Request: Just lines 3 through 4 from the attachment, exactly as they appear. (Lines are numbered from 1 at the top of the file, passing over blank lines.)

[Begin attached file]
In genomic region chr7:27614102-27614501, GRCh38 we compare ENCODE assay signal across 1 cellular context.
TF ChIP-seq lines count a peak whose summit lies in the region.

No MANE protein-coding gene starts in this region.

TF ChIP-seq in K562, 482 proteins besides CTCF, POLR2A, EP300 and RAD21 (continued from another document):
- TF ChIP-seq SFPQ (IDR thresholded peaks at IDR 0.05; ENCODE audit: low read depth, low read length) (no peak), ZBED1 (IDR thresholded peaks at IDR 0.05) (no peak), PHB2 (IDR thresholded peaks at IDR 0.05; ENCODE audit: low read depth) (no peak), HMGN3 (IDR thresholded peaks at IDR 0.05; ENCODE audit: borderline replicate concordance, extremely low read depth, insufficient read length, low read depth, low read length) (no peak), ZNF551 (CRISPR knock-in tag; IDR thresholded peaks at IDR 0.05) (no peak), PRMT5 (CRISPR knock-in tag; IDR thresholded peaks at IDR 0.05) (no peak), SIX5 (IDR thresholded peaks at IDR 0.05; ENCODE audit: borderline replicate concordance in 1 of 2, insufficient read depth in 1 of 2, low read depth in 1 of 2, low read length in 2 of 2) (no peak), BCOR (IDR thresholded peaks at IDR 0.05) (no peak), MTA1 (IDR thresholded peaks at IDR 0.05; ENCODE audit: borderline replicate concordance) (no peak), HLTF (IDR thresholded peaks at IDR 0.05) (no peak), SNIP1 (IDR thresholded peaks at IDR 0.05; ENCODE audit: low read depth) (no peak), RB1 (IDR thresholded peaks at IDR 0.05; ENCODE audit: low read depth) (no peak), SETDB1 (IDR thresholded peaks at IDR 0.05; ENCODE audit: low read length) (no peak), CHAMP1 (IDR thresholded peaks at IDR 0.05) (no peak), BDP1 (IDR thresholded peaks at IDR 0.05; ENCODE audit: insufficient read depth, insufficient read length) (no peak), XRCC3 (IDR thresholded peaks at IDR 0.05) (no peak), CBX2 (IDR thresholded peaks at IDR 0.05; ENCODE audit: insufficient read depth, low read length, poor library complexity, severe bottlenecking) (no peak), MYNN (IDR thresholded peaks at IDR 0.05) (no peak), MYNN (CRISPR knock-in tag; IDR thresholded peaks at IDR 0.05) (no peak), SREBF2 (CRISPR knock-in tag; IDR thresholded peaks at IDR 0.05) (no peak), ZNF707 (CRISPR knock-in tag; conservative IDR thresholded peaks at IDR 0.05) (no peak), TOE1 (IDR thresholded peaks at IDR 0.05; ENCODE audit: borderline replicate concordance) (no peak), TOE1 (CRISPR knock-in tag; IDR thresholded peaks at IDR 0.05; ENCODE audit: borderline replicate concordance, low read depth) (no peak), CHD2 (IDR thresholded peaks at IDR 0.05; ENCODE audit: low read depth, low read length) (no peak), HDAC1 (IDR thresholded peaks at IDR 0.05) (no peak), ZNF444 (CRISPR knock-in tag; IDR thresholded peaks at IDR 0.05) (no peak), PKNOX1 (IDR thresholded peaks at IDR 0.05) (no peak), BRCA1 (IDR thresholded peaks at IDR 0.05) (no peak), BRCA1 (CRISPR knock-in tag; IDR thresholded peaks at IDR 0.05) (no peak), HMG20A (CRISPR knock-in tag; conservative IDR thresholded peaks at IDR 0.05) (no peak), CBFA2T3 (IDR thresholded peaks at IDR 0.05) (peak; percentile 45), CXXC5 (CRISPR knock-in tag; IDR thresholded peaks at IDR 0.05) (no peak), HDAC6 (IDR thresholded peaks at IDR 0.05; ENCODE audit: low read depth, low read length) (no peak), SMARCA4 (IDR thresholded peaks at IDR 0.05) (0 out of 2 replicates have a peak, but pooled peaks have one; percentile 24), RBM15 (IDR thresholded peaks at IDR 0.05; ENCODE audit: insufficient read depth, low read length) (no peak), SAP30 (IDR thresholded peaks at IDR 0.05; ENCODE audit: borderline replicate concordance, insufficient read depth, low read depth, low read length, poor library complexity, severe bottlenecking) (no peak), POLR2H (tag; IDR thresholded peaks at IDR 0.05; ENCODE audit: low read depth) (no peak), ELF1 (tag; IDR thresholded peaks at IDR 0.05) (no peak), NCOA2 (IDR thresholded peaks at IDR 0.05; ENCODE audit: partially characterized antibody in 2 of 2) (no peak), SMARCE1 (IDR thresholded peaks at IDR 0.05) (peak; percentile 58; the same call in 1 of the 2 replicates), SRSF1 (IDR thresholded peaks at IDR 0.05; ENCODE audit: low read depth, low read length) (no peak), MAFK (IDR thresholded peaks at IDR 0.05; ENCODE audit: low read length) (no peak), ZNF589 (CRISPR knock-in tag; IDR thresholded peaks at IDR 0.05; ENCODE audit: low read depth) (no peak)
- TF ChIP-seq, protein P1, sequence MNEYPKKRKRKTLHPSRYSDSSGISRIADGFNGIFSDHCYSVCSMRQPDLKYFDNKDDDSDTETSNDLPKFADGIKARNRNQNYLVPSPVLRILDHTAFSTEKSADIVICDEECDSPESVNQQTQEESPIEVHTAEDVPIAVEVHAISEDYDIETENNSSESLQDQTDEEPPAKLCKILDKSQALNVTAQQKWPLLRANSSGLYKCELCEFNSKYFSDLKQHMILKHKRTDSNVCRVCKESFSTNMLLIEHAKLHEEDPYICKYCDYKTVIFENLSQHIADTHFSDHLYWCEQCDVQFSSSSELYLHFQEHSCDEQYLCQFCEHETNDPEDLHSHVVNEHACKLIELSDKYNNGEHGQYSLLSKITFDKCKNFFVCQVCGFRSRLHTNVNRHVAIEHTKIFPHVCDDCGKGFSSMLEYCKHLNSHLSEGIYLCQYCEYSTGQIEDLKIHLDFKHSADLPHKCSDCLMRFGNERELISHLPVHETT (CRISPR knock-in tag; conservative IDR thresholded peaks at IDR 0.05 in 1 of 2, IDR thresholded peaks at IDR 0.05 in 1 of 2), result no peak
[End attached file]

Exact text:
No MANE protein-coding gene starts in this region.

TF ChIP-seq in K562, 482 proteins besides CTCF, POLR2A, EP300 and RAD21 (continued from another document):